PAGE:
Bradford: The other Heisman guy
IRVING, Texas – Earlier this year, quarterback Sam Bradford passed up an NFL contract worth about $40 million so he could return to Oklahoma and attempt to win a national championship.
Granted, Bradford’s decision wasn’t made while performing circumcisions in the Philippines, but that still makes him a pretty good story.
Bradford didn’t visit any prisons this summer to give lectures about religion, but as an active member of Fellowship of Christian Athletes, he spoke about his beliefs to several church groups in the Oklahoma City area.
The collective foaming of the mouth about Bradford hasn’t been big enough to warrant questions about his sex life, so he isn’t hearing praise about his decision to abstain from intercourse until marriage.
Instead, Florida’s Tim Tebow is the quarterback sunbathing under that microscope, which is fine with Bradford.
“To me,” Bradford said Tuesday, “that’s crossing the line.”
Bradford’s right. The media has crossed the line. Not just with the sex questions, but with this entire Tebow lovefest that, frankly, is becoming so over-the-top that the people rooting for Tebow to fail might outnumber the ones hoping for him to succeed.
It’s sad, but Tim Tebow is becoming the Tyler Hansbrough of college football. There are zillions of reasons why you should love him, but instead we continue to force the opposite reaction by molding him into this annoying, holier-than-thou figure that’s impervious to imperfection.
It’s annoying and it’s irresponsible.
Television announcers activate viewers’ gag reflexes and force them to hit the mute button by saying their “lives are better” because they spent five minutes with Tim Tebow. Lee Corso embarrasses himself in front of a national audience by fawning over Tebow during an interview with his parents. Sportswriters who apparently never have heard of Tommie Frazier, Sammy Baugh, Davey O’Brien, John Elway or Roger Staubach suggest that Tebow is the best quarterback in the history of college football.
Tebow isn’t the best quarterback in the history of college football. Shoot, he wasn’t the best quarterback last season. Sam Bradford was – and he will be this year, too.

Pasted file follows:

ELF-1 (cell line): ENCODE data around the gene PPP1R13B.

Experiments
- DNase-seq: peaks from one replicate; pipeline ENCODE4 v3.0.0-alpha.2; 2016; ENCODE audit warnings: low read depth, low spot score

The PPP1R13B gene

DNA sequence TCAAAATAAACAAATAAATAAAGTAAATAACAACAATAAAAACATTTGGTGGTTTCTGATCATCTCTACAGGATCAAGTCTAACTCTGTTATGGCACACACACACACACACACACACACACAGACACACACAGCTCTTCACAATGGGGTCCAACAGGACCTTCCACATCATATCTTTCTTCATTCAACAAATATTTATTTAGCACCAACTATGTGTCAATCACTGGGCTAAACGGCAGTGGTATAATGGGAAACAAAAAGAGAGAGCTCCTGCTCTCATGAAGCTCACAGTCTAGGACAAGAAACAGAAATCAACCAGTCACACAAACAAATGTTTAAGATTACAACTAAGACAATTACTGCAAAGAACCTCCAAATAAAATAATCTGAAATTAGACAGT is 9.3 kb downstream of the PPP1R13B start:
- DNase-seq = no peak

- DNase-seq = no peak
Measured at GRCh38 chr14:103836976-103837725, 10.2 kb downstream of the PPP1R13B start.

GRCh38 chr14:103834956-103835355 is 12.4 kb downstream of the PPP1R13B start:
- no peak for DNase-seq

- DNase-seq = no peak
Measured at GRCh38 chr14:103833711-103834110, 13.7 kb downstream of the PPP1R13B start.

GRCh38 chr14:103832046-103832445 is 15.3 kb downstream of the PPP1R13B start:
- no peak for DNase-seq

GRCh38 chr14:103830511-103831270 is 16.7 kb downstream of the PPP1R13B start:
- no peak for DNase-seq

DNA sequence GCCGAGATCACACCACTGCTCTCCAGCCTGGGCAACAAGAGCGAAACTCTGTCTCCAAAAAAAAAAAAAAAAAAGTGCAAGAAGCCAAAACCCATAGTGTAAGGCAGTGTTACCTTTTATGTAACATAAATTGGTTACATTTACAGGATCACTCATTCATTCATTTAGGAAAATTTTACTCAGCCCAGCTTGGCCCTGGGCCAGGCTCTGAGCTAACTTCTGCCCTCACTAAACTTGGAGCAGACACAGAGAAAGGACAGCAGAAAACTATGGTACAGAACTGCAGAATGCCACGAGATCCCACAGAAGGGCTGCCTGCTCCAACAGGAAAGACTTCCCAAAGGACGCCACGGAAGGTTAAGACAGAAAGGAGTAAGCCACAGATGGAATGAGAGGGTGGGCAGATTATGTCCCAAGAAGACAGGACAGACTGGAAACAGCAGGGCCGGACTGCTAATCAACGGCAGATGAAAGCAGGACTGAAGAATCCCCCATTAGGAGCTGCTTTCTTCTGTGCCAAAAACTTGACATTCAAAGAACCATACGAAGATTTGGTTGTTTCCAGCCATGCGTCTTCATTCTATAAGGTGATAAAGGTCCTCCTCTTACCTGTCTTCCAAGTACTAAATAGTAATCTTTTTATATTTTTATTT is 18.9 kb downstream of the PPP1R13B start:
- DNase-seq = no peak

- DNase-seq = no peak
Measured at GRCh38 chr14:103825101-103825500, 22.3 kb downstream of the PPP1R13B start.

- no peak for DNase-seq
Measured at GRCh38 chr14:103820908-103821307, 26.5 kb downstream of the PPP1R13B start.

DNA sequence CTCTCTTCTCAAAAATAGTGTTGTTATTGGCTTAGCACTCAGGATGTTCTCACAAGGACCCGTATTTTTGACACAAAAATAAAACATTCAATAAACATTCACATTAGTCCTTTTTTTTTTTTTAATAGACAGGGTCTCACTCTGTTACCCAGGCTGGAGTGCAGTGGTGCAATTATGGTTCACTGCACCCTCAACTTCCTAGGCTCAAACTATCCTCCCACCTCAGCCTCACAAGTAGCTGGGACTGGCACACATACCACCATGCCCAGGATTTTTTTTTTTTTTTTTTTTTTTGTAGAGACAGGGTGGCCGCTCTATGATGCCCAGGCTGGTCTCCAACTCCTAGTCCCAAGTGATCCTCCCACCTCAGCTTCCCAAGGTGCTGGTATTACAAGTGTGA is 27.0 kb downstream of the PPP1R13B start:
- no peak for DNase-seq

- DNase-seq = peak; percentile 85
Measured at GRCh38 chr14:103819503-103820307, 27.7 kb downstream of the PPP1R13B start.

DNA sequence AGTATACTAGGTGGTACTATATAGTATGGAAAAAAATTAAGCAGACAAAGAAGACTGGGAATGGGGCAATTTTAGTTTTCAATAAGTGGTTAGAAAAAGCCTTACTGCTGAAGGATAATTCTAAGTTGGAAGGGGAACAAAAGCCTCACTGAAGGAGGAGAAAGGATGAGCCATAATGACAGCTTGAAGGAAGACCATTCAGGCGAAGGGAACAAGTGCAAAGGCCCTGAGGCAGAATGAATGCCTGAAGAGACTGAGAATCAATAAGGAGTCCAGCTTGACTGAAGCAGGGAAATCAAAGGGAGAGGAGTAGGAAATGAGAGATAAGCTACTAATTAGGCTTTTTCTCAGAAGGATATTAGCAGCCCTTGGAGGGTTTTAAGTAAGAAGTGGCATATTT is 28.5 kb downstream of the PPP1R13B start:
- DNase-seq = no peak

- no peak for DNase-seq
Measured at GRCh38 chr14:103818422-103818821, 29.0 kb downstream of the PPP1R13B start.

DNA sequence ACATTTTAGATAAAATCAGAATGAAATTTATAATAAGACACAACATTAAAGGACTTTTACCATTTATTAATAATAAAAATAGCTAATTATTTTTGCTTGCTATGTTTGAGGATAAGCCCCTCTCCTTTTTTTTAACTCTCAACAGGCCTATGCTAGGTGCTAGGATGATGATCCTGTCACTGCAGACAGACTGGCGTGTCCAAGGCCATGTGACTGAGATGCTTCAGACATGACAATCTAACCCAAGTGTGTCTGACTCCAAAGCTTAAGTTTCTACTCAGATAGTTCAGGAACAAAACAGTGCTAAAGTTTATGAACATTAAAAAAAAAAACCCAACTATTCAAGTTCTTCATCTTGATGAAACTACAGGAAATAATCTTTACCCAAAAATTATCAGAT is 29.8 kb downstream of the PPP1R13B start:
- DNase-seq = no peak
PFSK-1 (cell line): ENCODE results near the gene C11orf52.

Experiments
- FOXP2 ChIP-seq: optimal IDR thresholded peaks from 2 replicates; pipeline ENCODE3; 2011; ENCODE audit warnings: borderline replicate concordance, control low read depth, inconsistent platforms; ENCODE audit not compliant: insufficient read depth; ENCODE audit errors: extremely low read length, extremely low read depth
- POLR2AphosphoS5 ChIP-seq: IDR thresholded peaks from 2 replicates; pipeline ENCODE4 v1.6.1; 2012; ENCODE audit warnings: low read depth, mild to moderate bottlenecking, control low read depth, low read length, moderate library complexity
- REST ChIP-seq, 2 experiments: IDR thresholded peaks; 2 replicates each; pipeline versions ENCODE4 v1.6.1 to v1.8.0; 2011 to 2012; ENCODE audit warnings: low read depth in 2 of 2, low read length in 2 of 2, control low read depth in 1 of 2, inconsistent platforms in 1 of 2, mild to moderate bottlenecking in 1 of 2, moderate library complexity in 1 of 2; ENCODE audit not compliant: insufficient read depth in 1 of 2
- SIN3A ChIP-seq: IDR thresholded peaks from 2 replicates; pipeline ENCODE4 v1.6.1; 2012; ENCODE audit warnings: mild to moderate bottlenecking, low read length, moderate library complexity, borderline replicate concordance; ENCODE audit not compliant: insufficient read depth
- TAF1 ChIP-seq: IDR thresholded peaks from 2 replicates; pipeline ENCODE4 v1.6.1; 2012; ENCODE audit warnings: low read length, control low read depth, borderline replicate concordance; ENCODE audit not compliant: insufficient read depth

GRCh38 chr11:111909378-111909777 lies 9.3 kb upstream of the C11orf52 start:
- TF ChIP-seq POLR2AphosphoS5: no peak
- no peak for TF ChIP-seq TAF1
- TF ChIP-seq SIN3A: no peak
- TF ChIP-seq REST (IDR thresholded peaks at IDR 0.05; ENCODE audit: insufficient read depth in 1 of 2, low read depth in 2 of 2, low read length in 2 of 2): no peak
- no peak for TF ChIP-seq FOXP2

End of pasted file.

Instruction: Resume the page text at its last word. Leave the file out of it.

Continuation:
Bradford won the Heisman Trophy in 2008 and – just as he would’ve been last spring – will likely be the first player taken in the 2010 NFL draft. But when the preseason All-Big 12 team was announced earlier this week, he was not a unanimous first-team selection.
Imagine that: The winner of the most prestigious award in college football comes back for another season and he isn’t even a unanimous first-team selection in his own league!
Instead of attempting to find out who cast the peculiar votes, writers at this week’s Big 12 Media Days did nothing.
But at last week’s SEC media gathering in Hoover, Ala., you would’ve thought the greatest injustice in the history of mankind occurred when one coach [South Carolina’s Steve Spurrier] failed to put Tebow on his first-team ballot. It was one of the top stories on television for two days, yet somehow no one mentioned that Mississippi’s Jevan Snead – the player on Spurrier’s ballot – actually beat Florida in 2008 and is projected to go higher than Tebow in next summer’s NFL draft.
That’s not to say that Snead deserved the nod over Tebow, but was the vote really outlandish enough to evoke such a firestorm?
The guess here is that Tebow is starting to get a little embarrassed by all of this. College football is fortunate to have a strong ambassador who relishes the chance to spread a positive message to fans. But Tebow probably realizes there are other “good guys” – and good quarterbacks – in college football, and that the constant gushing over him is causing their stories to be overshadowed.
Guys such as Texas’ Colt McCoy who, even with a pinched nerve in his shoulder, makes every Sunday church service in Austin. Guys such as Oklahoma State’s Zac Robinson, an active speaker with FCA, and Baylor’s Robert Griffin, who graduated No. 7 in his senior class.
Guys such as Bradford, who said he doesn’t envy Tebow or the attention he receives.
“I feel for him,” Bradford said. “He’s been in it a lot longer than I have. He’s been in the spotlight since high school. I couldn’t imagine having to deal with some of the things he’s had to deal with the past couple of years.”
Every now and then Bradford gets a dose of what Tebow’s life must feel like. He said he’s leery of going out in Norman because it’s so easy for people to snap pictures of him with their camera phones when he isn’t looking.
Recently he was having dinner with friends when a couple approached them and laid their newborn baby out across the table.
“They asked me to sign his [onesie],” Bradford said, chuckling. “It’s been different. It’s something I’ve had to get used to.
“If it was up to me, I’d be able to go somewhere and sit in the corner with a hat on and no one would notice me.”
“Not that I’m complaining,” he said. “The last three years have been three of the best years of my life. If I didn’t like it in Norman, I wouldn’t have come back. I love being in Norman, and I love being the quarterback. I’m basically living my dream right now.”
And the good news is that it’s still fun to watch him do it.